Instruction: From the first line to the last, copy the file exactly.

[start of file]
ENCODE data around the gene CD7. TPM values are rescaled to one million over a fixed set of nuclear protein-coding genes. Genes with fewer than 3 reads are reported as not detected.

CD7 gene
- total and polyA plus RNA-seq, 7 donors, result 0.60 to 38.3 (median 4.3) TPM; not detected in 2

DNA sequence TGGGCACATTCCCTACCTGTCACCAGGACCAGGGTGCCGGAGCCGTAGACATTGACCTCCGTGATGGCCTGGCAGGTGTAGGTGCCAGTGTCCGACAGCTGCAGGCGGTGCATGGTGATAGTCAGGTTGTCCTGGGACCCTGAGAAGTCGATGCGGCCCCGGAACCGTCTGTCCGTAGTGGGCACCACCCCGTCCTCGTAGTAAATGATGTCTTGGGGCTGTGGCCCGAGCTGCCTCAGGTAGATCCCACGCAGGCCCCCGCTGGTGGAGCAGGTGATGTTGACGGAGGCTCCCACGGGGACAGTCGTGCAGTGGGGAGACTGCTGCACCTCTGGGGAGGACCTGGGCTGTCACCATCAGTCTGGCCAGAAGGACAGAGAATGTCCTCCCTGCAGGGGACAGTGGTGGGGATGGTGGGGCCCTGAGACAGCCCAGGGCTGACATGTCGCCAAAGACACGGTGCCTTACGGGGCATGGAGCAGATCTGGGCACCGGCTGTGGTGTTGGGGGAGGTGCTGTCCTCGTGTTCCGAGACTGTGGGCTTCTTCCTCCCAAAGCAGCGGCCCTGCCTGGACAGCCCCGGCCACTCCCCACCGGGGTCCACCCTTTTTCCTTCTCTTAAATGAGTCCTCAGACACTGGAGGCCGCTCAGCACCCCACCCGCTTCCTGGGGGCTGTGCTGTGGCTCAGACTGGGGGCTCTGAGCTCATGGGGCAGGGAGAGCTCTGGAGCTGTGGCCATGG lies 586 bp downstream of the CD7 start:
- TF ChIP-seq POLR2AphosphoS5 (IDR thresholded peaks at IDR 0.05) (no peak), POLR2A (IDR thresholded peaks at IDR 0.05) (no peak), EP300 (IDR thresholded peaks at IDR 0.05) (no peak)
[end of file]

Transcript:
ENCODE data around the gene CD7. TPM values are rescaled to one million over a fixed set of nuclear protein-coding genes. Genes with fewer than 3 reads are reported as not detected.

CD7 gene
- total and polyA plus RNA-seq, 7 donors, result 0.60 to 38.3 (median 4.3) TPM; not detected in 2

DNA sequence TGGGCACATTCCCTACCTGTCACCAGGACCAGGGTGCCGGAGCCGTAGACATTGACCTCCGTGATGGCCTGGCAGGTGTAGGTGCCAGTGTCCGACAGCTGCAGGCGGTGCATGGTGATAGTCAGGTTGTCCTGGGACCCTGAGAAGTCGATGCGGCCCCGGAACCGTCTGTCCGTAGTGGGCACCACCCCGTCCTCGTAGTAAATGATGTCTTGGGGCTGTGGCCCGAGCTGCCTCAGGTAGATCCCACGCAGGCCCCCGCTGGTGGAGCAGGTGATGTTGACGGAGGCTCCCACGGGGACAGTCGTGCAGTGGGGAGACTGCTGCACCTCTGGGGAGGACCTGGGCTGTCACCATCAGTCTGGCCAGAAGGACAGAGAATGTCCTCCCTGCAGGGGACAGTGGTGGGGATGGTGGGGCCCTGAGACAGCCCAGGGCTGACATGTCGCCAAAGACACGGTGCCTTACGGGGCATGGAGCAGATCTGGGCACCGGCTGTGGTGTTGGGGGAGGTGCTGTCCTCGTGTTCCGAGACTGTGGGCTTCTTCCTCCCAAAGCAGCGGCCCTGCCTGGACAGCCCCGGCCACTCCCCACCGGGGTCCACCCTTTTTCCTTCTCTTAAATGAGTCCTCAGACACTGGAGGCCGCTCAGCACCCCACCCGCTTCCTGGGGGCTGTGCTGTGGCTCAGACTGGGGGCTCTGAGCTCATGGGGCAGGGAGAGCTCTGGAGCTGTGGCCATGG lies 586 bp downstream of the CD7 start:
- TF ChIP-seq POLR2AphosphoS5 (IDR thresholded peaks at IDR 0.05) (no peak), POLR2A (IDR thresholded peaks at IDR 0.05) (no peak), EP300 (IDR thresholded peaks at IDR 0.05) (no peak)